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Earth Day: How the Colombian Jungle Inspired a Latino Conservationst

Dr. Cristi?n Samper, CEO of Wildlife Conservation Society, photographed with a poached elephant.

Dr. Cristián Samper, CEO of Wildlife Conservation Society, photographed with a poached elephant. Wildlife Conservation Society

As a child growing up in Colombia, Cristián Samper had a jungle as his playground near his family's summer home. It became his path to a passion for environmental conservation and to careers with the Smithsonian Institution National Museum of Natural History and Wildlife Conservation Society.

"A young kid growing up in the tropical factory of Colombia, you cannot help but feel absolutely fascinated by all the incredible diversity of plants and animals around you," said Samper, originally from Bogotá. "From what my mother tells me, I was a curious kid with a passion for collecting. I would bring all kinds of critters to invade the kitchen and living room."

Samper, the CEO of WCS, got his start on a wildlife expedition in high school. While studying at the Anglo Colombian School, biologist Jorge Orejuela invited Samper and other students on several expeditions into the jungle. There they observed insects, plant life and hummingbirds; there are over 200 species of hummingbirds in Colombia alone.

Cristian Samper, CEO of Wildlife Conservation Society, photographed in the Congo in January 2012.
Cristián Samper, CEO of Wildlife Conservation Society, photographed in the Congo in January 2012. Wildlife Conservation Society

"All young kids are intrigued by nature," Samper said. "At that point, I was more curious about learning about it and how it worked, but I was not aware of the problems and what was going on with conservation."

He continued his studies at the University of Los Andes in Bogotá, and while in the field doing research, he decided he needed to pursue a career in conservation.

"I discovered that some of those areas, the places I had been as a child and a young biologist, were being cut down," Samper said. "The cloud forest was disappearing. That is when it really started hitting me that it was not enough to be fascinated by nature, but that we had to use that passion to do something about it."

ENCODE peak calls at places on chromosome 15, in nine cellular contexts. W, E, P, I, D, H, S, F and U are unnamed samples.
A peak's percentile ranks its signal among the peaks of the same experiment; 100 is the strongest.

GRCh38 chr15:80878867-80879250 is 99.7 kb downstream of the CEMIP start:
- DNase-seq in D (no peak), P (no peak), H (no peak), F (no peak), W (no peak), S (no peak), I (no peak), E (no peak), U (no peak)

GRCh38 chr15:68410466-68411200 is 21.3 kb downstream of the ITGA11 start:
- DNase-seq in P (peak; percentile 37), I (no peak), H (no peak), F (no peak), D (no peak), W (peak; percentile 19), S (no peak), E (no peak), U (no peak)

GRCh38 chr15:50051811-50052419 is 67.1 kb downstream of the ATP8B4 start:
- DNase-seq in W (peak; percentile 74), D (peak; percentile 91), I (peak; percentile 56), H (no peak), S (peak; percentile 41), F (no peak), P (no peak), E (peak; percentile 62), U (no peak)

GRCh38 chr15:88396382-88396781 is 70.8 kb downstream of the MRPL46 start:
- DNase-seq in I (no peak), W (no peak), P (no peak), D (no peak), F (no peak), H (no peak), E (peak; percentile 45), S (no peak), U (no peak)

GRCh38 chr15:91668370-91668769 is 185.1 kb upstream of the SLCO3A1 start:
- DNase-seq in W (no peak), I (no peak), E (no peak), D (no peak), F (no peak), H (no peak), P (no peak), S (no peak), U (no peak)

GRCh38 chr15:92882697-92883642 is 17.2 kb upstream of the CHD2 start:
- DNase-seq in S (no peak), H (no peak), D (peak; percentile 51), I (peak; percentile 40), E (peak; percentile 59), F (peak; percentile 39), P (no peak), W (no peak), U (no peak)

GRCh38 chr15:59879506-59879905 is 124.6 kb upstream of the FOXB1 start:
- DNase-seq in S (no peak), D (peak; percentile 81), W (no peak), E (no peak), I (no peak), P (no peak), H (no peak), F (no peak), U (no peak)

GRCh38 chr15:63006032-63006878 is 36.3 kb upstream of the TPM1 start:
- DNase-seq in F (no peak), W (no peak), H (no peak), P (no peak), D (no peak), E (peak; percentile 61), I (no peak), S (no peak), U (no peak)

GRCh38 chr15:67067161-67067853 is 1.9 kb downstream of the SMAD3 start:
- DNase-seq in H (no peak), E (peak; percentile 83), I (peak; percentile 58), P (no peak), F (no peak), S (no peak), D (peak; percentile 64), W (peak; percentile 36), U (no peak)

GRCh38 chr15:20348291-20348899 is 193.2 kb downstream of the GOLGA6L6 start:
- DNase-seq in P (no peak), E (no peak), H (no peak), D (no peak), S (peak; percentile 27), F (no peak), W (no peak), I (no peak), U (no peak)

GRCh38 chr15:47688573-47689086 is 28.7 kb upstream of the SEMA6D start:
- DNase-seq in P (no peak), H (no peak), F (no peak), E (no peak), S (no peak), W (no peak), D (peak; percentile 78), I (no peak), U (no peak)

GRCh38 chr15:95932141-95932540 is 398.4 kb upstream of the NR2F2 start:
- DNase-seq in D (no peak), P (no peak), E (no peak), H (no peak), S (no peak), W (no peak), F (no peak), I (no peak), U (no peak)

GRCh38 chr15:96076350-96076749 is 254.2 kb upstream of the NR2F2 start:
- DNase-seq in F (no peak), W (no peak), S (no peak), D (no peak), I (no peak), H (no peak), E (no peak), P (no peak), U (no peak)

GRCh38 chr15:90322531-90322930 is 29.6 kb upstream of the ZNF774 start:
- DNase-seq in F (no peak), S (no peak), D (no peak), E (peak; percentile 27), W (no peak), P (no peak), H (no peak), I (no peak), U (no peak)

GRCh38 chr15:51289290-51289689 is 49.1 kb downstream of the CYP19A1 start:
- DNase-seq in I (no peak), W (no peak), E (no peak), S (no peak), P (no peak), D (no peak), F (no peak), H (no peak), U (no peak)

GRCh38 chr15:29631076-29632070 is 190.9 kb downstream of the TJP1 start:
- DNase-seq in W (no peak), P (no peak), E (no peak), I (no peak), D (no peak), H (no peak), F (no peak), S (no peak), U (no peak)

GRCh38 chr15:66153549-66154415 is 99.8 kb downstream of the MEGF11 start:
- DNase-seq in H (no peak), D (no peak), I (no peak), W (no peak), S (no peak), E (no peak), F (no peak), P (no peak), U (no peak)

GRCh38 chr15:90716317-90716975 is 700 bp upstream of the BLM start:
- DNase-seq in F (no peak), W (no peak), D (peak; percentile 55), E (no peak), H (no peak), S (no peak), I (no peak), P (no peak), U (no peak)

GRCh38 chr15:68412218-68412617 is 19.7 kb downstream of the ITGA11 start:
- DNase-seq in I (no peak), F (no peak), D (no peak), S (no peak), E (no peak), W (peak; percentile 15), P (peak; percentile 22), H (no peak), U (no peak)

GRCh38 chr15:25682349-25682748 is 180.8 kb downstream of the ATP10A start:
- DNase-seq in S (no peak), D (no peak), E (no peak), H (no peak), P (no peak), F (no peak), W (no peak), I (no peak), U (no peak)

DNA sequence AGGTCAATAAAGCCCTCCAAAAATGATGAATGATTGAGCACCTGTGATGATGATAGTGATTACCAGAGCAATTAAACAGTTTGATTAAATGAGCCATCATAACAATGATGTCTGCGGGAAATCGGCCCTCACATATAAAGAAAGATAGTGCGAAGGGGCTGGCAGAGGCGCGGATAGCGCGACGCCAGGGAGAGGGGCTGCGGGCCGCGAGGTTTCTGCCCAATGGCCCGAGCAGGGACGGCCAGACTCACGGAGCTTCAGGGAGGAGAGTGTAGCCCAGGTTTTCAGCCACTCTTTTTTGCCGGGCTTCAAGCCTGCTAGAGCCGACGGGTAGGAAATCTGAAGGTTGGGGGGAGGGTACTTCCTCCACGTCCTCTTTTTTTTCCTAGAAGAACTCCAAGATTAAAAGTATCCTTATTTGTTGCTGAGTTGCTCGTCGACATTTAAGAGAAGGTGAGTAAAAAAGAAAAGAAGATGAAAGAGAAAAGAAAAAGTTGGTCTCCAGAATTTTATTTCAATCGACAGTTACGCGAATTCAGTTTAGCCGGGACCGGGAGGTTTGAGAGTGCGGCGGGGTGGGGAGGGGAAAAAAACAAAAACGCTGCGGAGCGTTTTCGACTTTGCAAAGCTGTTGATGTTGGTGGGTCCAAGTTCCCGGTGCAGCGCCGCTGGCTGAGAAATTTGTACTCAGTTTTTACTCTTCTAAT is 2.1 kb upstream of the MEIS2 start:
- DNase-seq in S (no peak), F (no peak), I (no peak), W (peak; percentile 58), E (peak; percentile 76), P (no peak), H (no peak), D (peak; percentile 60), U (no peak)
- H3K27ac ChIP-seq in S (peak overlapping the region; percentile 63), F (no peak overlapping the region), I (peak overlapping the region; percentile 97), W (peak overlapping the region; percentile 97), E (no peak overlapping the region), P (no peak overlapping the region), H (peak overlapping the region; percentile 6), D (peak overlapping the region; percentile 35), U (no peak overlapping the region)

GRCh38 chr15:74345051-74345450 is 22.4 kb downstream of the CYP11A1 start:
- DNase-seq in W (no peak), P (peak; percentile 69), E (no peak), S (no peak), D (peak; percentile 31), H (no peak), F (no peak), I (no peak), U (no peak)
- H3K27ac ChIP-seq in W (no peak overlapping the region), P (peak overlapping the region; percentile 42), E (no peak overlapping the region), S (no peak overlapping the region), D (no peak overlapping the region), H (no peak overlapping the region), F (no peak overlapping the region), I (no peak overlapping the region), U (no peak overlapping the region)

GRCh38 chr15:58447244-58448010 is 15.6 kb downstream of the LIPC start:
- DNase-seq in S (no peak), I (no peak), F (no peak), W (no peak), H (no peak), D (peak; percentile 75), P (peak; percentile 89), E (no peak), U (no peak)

Cristián Samper, CEO of Wildlife Conservation Society, photographed at Glacier National Park.
Cristián Samper, CEO of Wildlife Conservation Society, photographed at Glacier National Park. Wildlife Conservation Society

As a married father of two, Samper strives to leave a biodiverse and healthy planet for the generation after his children's.

When Samper came to the United States, he became the first Latin American director of the Smithsonian Institution's National Museum of Natural History. After his work in Washington D.C., Samper became President and CEO of WCS, where he still works in New York City.

"WCS brings together three of my biggest passions, which are science and understanding nature, conservation and education," Samper said. "My feel is that these museums and botanic gardens have very important roles to play in inspiring people to understand and care about nature."

At WCS, he focuses on three main regions in Latin America. The first is in Mesoamerica — Guatemala, Honduras and Belize — to preserve tropical forests and coral reefs. In Amazonia, which covers Colombia, Ecuador, Peru and Bolivia, Samper and WCS work to preserve the jungle and cloud forests to strengthen local communities that rely on flourishing biodiversity. Lastly, in Patagonia in Chile and Argentina, there are programs that study sea birds and marine life.

Cristián Samper, CEO of Wildlife Conservation Society, photographed with Magellanic penguin.
Cristián Samper, CEO of Wildlife Conservation Society, photographed with Magellanic penguin. Wildlife Conservation Society

In the United States, Samper and WCS work on myriad projects, spanning from New York to the Yukon in Canada. The WCS sponsors research and conservation programs in the Adirondacks and the Rocky Mountains. One massive program works to preserve the Yellowstone to Yukon corridor, which spans over 2,000 miles of North America.

"We cannot just be passive as scientists," Samper said. "We as a society need to make responsible choices and actually do something about it to make sure that the wildlife and wild places that we care about are going to be here for generations to come."

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